Four teenagers died on Thursday in the collision at a level crossing in the village of Millas near the southern city of Perpignan, with the toll rising Friday when two 11-year-old girls succumbed to their injuries.
Fourteen other children were injured when the bus was torn in two and the train pulled off its rails, in the worst accident involving a school bus in France for three decades.
Investigators only finished identifying the dead teenagers overnight due to the severity of their injuries, with the mayor of the neighboring village describing the scene as “a vision of horror.”
The accident site was sealed off as police examined whether a technical or human error was to blame.
It has not been confirmed whether the automatic barriers were open at the time of the crash, though national rail operator SNCF said the crossing was “functioning normally,” citing witnesses.
“The families of those caught up in the accident are going through something absolutely terrible,” said Prime Minister Edouard Philippe, who visited Millas on Thursday.
Most of the students were from the local Christian Bourquin junior high school, where pupils were in shock as they headed in on Friday morning.
“I went to sleep at two or three in the morning. I was watching the news, I wasn’t able to sleep,” said teenager Lorena Garcies, dressed in black.
Her cousin and another friend were on the bus, but escaped with broken bones and trauma.
“I’m trying to be strong for them,” she said.
The female driver of the bus was among the injured and has not yet been questioned, but Perpignan prosecutor Jean-Jacques Fagni said investigators had spoken to the train driver.
“There was good visibility,” said regional chief Carole Delga.
“This level crossing wasn’t really dangerous and no technical problems had been raised,” she told Europe 1 radio.
She nonetheless pledged to modernize dangerous crossings, as a debate broke out about whether a technical error had caused the crash.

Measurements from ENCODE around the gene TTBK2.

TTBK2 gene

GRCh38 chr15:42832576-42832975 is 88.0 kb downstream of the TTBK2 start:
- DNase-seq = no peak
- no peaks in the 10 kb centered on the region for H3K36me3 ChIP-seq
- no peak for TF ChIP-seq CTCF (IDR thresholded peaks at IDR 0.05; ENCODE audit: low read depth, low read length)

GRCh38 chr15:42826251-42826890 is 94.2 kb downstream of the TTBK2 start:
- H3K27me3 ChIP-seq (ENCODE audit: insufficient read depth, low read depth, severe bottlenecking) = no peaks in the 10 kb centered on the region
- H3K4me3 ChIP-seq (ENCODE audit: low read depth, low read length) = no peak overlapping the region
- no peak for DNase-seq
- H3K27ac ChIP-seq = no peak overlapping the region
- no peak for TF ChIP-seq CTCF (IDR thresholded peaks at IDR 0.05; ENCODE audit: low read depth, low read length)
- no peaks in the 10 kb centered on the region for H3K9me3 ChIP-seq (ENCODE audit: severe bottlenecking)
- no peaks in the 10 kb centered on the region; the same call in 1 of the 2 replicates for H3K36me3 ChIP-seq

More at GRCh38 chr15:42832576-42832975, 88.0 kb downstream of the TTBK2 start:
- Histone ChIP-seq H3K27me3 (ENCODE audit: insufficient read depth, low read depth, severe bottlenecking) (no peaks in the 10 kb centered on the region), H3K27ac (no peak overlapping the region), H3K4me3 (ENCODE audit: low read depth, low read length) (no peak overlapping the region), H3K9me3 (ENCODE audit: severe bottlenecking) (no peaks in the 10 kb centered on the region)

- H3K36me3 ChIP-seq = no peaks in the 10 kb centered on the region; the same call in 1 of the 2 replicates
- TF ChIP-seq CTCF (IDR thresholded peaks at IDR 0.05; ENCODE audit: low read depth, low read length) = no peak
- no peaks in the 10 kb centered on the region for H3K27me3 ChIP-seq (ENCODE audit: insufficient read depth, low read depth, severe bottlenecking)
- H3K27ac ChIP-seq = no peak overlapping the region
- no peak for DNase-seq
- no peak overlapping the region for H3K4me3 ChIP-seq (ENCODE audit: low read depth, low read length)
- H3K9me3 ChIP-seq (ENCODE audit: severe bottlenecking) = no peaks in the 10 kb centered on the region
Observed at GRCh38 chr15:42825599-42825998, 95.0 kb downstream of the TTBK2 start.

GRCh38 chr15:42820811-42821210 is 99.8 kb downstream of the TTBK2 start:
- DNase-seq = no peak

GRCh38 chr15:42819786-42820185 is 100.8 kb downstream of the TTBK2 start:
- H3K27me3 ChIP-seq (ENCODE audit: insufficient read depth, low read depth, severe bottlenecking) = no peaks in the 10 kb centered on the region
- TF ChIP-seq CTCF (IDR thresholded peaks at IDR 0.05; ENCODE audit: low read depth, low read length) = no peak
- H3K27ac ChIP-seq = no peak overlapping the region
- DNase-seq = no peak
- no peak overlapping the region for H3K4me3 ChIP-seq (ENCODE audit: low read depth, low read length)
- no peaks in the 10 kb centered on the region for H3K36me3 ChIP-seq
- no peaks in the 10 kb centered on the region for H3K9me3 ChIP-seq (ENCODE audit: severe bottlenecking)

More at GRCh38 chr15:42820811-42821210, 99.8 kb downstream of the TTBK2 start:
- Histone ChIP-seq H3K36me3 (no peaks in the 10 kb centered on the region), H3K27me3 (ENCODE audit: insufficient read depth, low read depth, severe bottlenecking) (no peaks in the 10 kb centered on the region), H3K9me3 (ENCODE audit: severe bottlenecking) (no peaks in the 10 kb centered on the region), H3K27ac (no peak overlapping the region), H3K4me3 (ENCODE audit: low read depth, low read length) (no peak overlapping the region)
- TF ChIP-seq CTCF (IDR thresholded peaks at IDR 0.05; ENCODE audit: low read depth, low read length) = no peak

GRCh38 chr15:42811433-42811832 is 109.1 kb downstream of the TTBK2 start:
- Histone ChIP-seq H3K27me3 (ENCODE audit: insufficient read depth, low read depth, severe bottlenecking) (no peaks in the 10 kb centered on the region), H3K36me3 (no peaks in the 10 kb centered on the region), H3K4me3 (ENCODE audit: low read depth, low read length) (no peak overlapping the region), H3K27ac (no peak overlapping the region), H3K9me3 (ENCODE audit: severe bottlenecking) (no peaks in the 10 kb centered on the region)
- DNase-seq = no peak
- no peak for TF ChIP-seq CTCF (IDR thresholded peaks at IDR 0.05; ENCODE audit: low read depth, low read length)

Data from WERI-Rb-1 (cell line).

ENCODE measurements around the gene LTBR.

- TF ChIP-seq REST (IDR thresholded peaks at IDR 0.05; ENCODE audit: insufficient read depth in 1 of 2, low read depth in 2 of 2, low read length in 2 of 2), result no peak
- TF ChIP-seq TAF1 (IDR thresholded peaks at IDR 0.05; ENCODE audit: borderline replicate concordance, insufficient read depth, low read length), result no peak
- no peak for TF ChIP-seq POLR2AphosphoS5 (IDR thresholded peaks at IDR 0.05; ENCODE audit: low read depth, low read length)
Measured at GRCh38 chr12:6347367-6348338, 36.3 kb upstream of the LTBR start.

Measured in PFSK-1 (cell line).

Samuel Conegero, the father of one of the children, said his son took a photo showing “the barriers were lifted” when the bus drove into the path of the incoming train.
“We will obviously consider malfunctions of all kinds,” senior police official Jean Valery Letterman said. “This will take time.”
At the school, Sabrina Mesas, hugging her stunned daughter Lilou whose best friend was lightly injured in the crash, was struggling to stop fight back tears.
“We’re in total shock this morning,” Mesas said. “It’s important that everyone is together, that they can talk, to put into words what has happened.”
A psychological support team was on site and students were encouraged to come into school — authorities do not want them to face the tragedy alone, said Abdelkader Taoui, one of the doctors sent to help.
Teachers have also been left stunned. “I don’t even know how to get on with things,” said Jordi Sales, who teaches Catalan and Spanish at the school near the Spanish border.
Robert Olive, mayor of neighboring Saint-Feliu-d’Amont, described the scene as a “vision of horror.”
The accident is the worst involving a school bus in France since 1987, when 53 people including 44 children were killed in a pile-up involving two coaches that were taking students to a summer camp.
France has also seen multiple deadly rail accidents in recent years, including the derailment of a high-speed TGV train that was being tested in 2015, killing 11 people onboard.
In 2013, seven people were killed when a commuter train slammed into a station south of Paris. A signaling defect was blamed for that crash.